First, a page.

At some point or another, it happens. The kitchen knives end up in the dishwasher, despite conflicting “yes, you can” or “no you can’t” arguments about whether or not they are dishwasher safe. We haven’t had the greatest luck with avoiding food/contamination poisoning this year and I am determined to keep it from striking down another family member. Any knife that is used to cut raw meat goes straight into the dishwasher like a quarantined specimen and we don’t even think twice about it.
Of course, it doesn’t help matters that our water isn’t fantastic either. We get quite a bit of build-up on our appliances from hard water residue, even with a water softener in place (Although, our water source isn’t from a well so really I shouldn’t say much!). All of these factors ultimately lead to build-up and rust our kitchen knife set. We cook A LOT, and we cannot prep our food knowing that we aren’t living up to our own code of standards. As you can see in the picture, we get little spots every now and again that can be “spot treated” in no time.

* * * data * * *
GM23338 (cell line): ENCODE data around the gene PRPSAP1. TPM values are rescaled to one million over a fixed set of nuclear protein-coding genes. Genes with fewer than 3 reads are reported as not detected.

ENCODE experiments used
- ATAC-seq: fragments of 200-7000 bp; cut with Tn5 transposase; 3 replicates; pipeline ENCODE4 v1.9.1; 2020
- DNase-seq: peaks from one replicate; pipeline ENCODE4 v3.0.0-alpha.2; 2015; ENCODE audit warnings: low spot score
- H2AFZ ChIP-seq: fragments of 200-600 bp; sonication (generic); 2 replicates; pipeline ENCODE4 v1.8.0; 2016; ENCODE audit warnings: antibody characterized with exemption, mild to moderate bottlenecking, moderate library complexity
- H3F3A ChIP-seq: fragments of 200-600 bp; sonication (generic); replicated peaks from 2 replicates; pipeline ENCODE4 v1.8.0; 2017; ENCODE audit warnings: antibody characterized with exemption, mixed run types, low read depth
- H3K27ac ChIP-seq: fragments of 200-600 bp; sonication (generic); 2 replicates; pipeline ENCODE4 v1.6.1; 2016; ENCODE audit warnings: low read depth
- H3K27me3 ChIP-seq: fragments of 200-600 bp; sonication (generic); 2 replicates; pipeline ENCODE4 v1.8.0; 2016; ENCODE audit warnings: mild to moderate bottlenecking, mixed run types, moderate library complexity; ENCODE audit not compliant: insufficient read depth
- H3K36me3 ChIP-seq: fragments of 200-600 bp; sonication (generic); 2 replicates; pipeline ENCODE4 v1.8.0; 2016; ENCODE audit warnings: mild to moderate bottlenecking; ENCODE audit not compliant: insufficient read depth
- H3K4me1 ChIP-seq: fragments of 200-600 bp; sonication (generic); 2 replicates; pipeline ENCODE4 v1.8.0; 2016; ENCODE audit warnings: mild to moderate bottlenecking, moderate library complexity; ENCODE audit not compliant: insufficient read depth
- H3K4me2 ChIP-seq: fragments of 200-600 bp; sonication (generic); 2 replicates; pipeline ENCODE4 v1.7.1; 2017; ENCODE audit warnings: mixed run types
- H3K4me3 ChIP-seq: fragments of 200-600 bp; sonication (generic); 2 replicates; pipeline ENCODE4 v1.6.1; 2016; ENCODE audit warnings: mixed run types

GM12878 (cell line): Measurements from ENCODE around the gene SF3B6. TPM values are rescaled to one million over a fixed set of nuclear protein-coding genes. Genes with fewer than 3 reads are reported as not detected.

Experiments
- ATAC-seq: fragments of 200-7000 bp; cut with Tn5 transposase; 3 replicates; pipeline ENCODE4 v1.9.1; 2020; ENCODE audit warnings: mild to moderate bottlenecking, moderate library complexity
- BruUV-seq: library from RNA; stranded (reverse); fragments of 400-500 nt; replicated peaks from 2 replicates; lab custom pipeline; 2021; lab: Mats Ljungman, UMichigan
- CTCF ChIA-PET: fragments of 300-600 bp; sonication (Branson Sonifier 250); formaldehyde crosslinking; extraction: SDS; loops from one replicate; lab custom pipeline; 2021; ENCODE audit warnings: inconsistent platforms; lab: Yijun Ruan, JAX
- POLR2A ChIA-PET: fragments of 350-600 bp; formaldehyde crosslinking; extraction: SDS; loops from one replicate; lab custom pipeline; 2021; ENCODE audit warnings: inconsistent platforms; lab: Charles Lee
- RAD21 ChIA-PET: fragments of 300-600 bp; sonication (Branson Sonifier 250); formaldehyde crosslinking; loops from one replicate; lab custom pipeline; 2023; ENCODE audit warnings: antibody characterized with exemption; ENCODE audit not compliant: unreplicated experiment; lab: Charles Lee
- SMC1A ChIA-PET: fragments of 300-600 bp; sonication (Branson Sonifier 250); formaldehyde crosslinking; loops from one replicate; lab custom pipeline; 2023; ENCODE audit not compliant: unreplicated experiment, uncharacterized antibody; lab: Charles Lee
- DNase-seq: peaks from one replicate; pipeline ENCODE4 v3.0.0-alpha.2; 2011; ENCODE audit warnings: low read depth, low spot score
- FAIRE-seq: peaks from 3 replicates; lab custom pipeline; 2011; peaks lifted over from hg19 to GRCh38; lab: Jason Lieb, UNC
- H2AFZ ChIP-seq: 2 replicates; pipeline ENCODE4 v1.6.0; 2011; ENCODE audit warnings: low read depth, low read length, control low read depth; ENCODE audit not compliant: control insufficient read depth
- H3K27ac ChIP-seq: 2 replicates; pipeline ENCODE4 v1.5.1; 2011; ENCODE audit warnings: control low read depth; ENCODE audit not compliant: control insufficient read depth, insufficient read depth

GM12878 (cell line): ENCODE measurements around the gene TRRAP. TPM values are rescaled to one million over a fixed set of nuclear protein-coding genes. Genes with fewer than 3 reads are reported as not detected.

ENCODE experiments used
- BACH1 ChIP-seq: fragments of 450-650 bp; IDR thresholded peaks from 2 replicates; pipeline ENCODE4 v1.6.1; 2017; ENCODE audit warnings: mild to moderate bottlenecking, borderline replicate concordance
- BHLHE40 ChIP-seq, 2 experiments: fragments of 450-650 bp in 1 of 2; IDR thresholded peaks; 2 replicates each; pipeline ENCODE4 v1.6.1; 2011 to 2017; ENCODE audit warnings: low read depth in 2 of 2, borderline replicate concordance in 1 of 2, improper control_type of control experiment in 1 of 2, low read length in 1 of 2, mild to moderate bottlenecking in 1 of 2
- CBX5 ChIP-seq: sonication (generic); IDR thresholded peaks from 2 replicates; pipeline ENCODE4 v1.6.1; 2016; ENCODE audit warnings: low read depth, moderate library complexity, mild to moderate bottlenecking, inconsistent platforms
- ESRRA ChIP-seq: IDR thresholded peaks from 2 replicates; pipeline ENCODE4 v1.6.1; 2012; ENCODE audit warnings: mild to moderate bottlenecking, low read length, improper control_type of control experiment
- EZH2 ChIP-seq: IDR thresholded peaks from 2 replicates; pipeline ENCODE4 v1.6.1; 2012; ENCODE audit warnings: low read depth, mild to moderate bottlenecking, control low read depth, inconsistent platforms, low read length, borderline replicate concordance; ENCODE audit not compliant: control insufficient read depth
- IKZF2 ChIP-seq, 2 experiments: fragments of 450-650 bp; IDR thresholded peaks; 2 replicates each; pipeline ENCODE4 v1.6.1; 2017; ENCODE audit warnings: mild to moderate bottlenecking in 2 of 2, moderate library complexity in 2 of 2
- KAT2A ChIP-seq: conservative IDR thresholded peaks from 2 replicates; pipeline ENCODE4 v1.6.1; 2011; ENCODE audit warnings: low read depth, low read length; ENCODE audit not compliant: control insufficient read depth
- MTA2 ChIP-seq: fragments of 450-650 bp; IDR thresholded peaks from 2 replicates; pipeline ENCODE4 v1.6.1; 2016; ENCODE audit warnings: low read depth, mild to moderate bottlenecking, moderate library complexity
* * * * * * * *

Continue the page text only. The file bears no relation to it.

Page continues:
For those of you like us, we like things cheap, natural and cost-effective. I’m sure there are some industrial-grade cleaners out there that will eat the rust right off of the knife and then some. However, these are utensils we are talking about. If my problem stems from attempting to avoid contamination, the last thing I want to do is poison my family with toxic chemicals. Instead, anytime I notice a bit of build-up occur I simply grab a lemon or a bottle of lemon juice and some vinegar. Pouring equal parts of each into a small cup, I add the knives and wait 10 minutes or so, depending on the severity of the rust. It isn’t always necessary to fill up a cup. If the spots are rather small and there aren’t many, it may be easier to “spot treat” and pour a small amount of just lemon juice over the affected areas. After your knife is done soaking, use a soft cloth to wipe away the residue.
Feel free to leave any questions or comments. What has worked best for you and your family?